When the leader of one of the most conservative organisations in the world is on Twitter, it shows how pervasive social media has become as a communications and marketing tool.
The Roman Catholic Church is expressly conservative in regard to all sorts of social issues. It may not be the type of organisation you would immediately think of as embracing the social media revolution, but even the Pope has come to realise that effectively communicating the message of the church means using social media to talk to his followers and potential converts. To translate that in crude business terms, we’re talking customers and potential customers.
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The Pope’s social media strategy was evident during his recent visit to the US. The Vatican had engaged several digital firms to make sure the Pope was positioned prominently across social media networks, with a special focus on engaging with younger followers through the use of hashtags such as #PopeisHope and #GoodisWinning and “Popemojis”.
There are some important lessons for business in the fact Pope Francis (@pontifex on Twitter) has taken to social media.
He’s a leader/CEO
Up until Pope Francis, the leader of the Catholic Church had been an almost mythical figure, removed from the daily hustle and bustle of normal life. This is a little like how we may have once viewed the chief executives of major corporations; if not semi-mythical, they were certainly more distant figures, operating from a realm far removed from we mere mortals.
However, the world has changed greatly in this regard in the past couple of decades and a massive part of that changed way of thinking has come about because of the access social media has given us to the thoughts of so many different people, including leaders.
While the Pope has warned about the dangers of social media, he and his team of advisers know that to hit the audience they need to reach – young people – he needs to be on social media.
Leaders such as CEOs and the Pope have realised that to be relevant and part of the conversation, they (or at least a communications team they trust) have to be listening and talking to people on social media.
The imagined psychological distance between people in communicating with each other has been diminished because of the ‘intimate’ nature of social media: more and more we are speaking one-to-one or in smaller ‘chat’ type situations rather than the old broadcast model of one-to-many.
The leader who is not engaged with social media runs the risk of making themselves ‘distant’ from their audience and losing the ability to influence through this more personal means of communication.
The Roman Catholic Church, as represented by the Pope and the Vatican, is certainly not noted for its progressive views on a lot of social matters. Many business owners (at least those not talking themselves up as “disruptors”) might share a little of the church’s conservative streak and perhaps display some wariness about the ‘trendiness’ of social media.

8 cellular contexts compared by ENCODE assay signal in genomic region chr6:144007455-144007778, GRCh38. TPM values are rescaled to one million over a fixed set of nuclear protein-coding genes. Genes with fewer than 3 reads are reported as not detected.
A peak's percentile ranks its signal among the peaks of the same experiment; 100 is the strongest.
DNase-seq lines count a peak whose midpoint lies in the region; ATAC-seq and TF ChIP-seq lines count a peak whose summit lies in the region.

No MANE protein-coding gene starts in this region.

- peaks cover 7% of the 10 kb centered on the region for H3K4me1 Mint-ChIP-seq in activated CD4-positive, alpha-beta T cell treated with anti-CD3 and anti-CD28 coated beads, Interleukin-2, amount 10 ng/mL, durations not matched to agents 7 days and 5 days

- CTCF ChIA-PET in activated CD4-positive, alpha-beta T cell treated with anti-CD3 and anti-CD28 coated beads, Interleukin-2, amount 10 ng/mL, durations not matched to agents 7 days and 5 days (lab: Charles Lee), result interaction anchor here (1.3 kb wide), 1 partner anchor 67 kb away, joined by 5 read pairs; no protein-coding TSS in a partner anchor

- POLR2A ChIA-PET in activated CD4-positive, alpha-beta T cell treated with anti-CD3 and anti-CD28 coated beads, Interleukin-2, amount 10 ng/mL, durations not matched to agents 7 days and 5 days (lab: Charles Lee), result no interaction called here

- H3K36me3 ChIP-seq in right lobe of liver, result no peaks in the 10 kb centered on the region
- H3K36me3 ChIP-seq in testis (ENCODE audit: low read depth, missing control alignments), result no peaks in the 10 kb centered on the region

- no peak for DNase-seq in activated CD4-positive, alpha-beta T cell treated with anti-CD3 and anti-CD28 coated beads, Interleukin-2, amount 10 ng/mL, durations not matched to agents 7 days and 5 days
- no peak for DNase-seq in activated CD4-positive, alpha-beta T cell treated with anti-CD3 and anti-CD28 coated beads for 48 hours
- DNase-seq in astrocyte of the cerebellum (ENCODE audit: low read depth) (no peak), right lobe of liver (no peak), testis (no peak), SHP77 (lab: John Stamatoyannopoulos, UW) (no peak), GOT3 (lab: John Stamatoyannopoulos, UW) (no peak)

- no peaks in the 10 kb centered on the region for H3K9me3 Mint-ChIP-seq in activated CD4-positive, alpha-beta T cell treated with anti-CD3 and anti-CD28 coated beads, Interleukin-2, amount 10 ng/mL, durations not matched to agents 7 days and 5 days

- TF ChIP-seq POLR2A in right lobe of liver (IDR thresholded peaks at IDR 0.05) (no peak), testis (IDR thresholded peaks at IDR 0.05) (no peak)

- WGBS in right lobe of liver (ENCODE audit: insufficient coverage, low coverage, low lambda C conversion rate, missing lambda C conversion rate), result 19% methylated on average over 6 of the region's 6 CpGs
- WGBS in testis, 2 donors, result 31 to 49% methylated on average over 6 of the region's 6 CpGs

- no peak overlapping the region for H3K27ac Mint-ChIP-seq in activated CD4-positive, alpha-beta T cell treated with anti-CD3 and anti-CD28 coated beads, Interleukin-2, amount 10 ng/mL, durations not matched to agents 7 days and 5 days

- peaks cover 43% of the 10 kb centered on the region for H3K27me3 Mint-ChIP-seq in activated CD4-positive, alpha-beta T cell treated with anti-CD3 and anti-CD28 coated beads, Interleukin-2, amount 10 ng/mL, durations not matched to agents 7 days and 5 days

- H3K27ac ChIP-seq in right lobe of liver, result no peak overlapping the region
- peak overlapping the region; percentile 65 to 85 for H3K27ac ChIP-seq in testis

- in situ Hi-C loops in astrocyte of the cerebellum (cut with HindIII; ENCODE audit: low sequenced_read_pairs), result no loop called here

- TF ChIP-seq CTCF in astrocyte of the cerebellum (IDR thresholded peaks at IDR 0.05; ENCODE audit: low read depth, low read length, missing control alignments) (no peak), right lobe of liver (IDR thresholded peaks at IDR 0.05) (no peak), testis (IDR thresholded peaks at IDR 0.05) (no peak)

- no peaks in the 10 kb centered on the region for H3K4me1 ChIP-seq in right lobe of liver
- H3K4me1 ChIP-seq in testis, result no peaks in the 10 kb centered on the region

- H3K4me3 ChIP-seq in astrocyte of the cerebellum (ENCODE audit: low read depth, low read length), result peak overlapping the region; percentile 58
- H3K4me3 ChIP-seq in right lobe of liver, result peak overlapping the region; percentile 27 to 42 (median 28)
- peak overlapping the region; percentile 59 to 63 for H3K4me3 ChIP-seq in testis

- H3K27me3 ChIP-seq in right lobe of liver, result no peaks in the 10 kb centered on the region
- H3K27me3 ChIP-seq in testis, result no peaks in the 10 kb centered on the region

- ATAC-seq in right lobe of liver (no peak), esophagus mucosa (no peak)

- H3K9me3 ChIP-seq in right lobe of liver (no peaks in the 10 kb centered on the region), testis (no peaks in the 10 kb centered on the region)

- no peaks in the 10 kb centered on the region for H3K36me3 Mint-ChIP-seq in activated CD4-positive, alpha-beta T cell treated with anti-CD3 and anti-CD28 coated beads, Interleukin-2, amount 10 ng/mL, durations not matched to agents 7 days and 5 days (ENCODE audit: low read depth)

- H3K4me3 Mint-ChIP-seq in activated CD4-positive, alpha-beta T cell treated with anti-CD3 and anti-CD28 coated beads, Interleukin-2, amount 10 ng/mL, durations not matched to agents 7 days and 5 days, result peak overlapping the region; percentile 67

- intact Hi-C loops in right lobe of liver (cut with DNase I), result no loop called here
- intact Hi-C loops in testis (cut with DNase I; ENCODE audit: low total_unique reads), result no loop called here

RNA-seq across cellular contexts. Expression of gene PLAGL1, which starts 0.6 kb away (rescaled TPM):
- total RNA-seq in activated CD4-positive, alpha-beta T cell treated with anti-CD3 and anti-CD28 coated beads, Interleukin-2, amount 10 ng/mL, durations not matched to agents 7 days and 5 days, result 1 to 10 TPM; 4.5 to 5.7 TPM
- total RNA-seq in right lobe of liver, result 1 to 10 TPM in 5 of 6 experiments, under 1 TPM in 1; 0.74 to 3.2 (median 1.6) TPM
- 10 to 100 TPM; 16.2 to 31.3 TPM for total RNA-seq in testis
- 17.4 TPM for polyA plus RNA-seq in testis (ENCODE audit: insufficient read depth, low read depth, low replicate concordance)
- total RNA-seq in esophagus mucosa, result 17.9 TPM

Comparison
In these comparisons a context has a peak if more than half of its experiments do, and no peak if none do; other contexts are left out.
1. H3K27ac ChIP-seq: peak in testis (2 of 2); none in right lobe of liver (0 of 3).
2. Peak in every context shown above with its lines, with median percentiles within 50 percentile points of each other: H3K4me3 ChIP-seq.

In fact, according to the 2015 Sensis Social Media Report, social media presence among small and medium-sized businesses is still only at around the 30% mark, while for big business it is around the 55% mark. These figures of course do come back to the amount of resources SMEs might have in comparison to big business to throw at a social media strategy, but they do show that many business operators and managers remain sceptical about return on investment from social media.
As the Vatican and the Pope prove, social media is definitely not just the domain of fashion retailers and tech businesses. Even the most traditional of businesses should now be looking at implementing a forward-looking digital strategy that includes a well-considered social media component which engages with their stakeholders.
Control the narrative
The Catholic Church has had its share of controversies over the past few years and it has struggled to maintain control of its branding and reputation as a consequence. The Vatican has been busily trying to rectify and repair its damaged brand over the past couple of years with some heavy duty reputation management, much of it focused on utilising digital marketing channels to engage directly with followers and wrestle back the narrative from news organisations.
The relative turnaround in the reputation of the church can probably be partly attributed to the more dynamic Pope Francis replacing Pope Benedict, along with the capacity the Vatican now has in promoting its stories and messages through digital marketing channels. The church has become proactive rather than reactive, which means it now has more control over how it is perceived by its followers as well as neutrals.
It’s very easy for a business to have its reputation tarnished in the digital age: bad reviews, malicious posts and erroneous news stories can all quickly jettison the good work a business has done to build its reputation over the years. By engaging a strong digital strategy, including targeted and relevant social media, a business can at the very least put its own story out there for consumers to judge.
It’s a strategy that has certainly been working for the Pope and the Catholic church in recent times.
Fi Bendall is CEO of The Bendalls Group, a business that leads STRATEGY : ADVOCACY : MOBILE delivering the business acumen to drive effective positive results in a disruptive economy for the C-suite. Fi has recently won a Westpac/AFR 2015 100 Women of Influence award. See more at: http://www.bendalls.com.au/